We are not merely discussing the impact on one area of imports of coal because the importation of foreign coal touches every part of these islands. It touches south Wales, the north-east, Scotland, Lancashire--I could go through all the regions. It would have an impact throughout the United Kingdom. To some extent that is why the proposition has engendered such emotion in people from every part of the United Kingdom.
My hon. Friend the Member for Hemsworth spoke about toxic waste, a matter of great controversy. At the moment I am concerned about the transportation of such waste by rail, quite apart from the possibility of its being conveyed from the ports. I accept that the toxic waste generated must be disposed of. My major criticism, however, is that, because of Government policy, we have not invested the necessary money to dispose of it by the best technological method available.
Vitrification was proposed long ago--it would not solve the problem of toxic waste, but it would make it easier to handle. Somewhere along the line, however, it was decided not to invest money in that process. The failure to do so has, of course, brought anxiety to my hon. Friend the Member for Hemsworth, to those working at the ports as well as people living in different regions. Some countries approach this problem in a much more realistic manner and they already vitrify toxic waste--despite the fact that we invented that process.
Mr. Terry Fields (Liverpool, Broadgreen) : I know that my hon. Friend has had a long association with the Fire Brigades Union. He will be aware that that union resists the further development of the transportation of chemical waste. The fire brigade performs a tremendous task along with the ambulance service, which has been treated so shabbily by the Government.
Mr. Eadie : Further to the point made by my hon. Friend the Member for Liverpool, Broadgreen (Mr. Fields)--it is perfectly in order for me to comment on what he said--I know that the organisations to which he referred support the stand that has been taken in opposition to the Bill. He is entitled to that response from me so that it can go on the record. We are very dependent upon the emergency services--sometimes we do not want to be- -if we are involved in a road accident or a fire. Those people do heroic work. It is right that what my hon. Friend has said should go on the record --they support our opposition to the Bill.
Mr. Michael Welsh : The two electricity generating companies have asked that they be able to reduce the amount of coal that they receive from British Coal from 25 million tonnes to below 60 million tonnes while getting the rest from abroad. Does my hon. Friend agree that that means that one third of British collieries will close? It means that the Nottinghamshire coalfields will disappear. What happens when something goes wrong with the importation of that coal? My hon. Friend will know that the critical life of a pit is 10 to 15 years. One cannot just find new coal. If we import coal we will be going into the unknown and generations of people will suffer as they discover that there is no fuel for them. That is what will happen within 15 years. Does my hon. Friend agree that that scenario is correct?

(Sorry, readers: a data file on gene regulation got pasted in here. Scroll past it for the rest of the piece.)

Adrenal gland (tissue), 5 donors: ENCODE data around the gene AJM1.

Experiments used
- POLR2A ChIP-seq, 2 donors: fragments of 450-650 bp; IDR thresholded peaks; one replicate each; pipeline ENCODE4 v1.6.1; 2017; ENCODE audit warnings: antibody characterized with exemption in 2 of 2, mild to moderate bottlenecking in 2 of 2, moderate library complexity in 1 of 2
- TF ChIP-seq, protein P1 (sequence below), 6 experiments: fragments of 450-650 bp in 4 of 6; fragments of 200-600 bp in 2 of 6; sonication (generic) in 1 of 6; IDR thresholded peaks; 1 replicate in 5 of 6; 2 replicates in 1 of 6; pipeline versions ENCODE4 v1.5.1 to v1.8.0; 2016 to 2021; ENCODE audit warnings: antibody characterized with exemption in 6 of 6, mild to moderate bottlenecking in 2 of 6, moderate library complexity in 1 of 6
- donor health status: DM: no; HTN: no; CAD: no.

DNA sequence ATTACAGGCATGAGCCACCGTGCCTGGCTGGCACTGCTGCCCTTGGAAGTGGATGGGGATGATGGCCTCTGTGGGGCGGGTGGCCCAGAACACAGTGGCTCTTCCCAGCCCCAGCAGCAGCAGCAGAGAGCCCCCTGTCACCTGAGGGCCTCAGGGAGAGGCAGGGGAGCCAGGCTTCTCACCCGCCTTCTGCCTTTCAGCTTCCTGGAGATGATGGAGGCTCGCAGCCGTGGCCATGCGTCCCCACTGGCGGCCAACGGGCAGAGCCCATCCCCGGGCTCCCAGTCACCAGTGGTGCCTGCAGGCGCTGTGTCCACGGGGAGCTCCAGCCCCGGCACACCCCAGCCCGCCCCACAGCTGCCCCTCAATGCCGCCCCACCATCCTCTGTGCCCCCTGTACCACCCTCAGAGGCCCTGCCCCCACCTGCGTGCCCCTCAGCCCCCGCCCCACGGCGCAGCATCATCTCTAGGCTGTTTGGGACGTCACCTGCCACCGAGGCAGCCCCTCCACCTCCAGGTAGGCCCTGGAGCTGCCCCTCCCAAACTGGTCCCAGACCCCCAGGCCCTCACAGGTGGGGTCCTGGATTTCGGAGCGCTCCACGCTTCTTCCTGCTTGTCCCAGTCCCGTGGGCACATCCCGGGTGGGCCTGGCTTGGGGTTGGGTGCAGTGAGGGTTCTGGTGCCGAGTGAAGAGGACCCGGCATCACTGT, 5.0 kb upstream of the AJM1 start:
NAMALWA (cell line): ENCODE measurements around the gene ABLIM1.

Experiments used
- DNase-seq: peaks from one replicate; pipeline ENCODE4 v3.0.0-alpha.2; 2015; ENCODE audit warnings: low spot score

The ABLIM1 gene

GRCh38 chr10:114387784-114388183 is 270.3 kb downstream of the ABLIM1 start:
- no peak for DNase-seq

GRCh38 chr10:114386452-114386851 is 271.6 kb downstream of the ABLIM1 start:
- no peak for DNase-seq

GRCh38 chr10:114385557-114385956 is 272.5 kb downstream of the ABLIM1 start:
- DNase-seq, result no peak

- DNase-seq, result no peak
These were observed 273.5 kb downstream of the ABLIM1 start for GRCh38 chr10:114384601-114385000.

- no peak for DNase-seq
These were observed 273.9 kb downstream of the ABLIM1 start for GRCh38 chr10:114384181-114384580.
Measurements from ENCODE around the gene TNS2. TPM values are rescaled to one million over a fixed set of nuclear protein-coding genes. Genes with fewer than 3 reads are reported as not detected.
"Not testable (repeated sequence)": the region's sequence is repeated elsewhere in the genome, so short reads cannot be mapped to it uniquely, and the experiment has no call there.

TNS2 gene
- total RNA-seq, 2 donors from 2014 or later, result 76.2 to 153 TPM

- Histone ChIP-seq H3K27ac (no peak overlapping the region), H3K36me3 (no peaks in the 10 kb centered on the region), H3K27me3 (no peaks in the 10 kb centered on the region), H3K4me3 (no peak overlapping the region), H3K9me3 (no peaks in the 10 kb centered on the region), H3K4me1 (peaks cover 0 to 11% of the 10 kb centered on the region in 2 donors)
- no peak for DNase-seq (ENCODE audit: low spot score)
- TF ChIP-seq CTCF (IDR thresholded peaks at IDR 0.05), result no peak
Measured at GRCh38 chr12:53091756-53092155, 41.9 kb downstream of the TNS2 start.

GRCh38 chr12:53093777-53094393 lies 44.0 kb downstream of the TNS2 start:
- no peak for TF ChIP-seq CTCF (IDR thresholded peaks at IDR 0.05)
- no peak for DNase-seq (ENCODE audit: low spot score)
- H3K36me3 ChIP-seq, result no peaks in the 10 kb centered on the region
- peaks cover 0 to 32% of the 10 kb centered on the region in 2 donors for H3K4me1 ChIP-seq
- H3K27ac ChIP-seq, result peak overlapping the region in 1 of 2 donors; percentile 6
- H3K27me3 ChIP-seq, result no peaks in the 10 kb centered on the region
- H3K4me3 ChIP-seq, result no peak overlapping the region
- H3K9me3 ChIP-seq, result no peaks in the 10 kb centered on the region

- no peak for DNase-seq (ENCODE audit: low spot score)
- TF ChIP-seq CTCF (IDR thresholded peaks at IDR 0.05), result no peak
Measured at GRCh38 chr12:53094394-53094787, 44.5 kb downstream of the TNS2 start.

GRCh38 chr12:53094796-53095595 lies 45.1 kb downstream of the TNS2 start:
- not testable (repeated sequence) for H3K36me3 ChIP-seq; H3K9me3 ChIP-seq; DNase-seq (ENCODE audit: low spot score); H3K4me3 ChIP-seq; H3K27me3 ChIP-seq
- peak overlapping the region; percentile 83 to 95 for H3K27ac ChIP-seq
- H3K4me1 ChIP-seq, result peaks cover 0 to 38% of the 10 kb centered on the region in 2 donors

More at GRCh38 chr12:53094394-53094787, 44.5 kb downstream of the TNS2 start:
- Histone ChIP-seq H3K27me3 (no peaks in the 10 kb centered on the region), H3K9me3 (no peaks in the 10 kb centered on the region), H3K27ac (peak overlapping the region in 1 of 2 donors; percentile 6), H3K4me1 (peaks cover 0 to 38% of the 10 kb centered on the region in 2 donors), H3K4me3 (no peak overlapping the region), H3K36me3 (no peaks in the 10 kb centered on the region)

Mr. Eadie : I confirm what my hon. Friend has said and I hope to do so at even greater length later. A study of the leaked Cabinet paper bears out exactly what my hon. Friend has said. Those suggestions come not from a particular group on the Labour Benches, but from the Government. That is the important thing that we must understand. We are not talking about something that has been cooked up, but about Government statements. Before the debate is concluded I hope that I shall have the opportunity to raise some further questions so that they are put on the record.
Mr. Martin Flannery (Sheffield, Hillsborough) : I thank my hon. Friend the Member for Midlothian (Mr. Eadie) for allowing me to say a few words. I have previously attended debates on this subject because it is one of the most important which we have discussed during my time here. I have listened to the Prime Minister over and over again saying how she hates sanctions against South Africa, that the sanctions would hurt the South African working people, and that working is the way for South African people to obtain their freedom. That is absolutely and directly connected with the issue which we are discussing.
We all know that these ports are a deliberate attack on the miners. The hon. Member for Sherwood (Mr. Stewart), who represents the Union of Democratic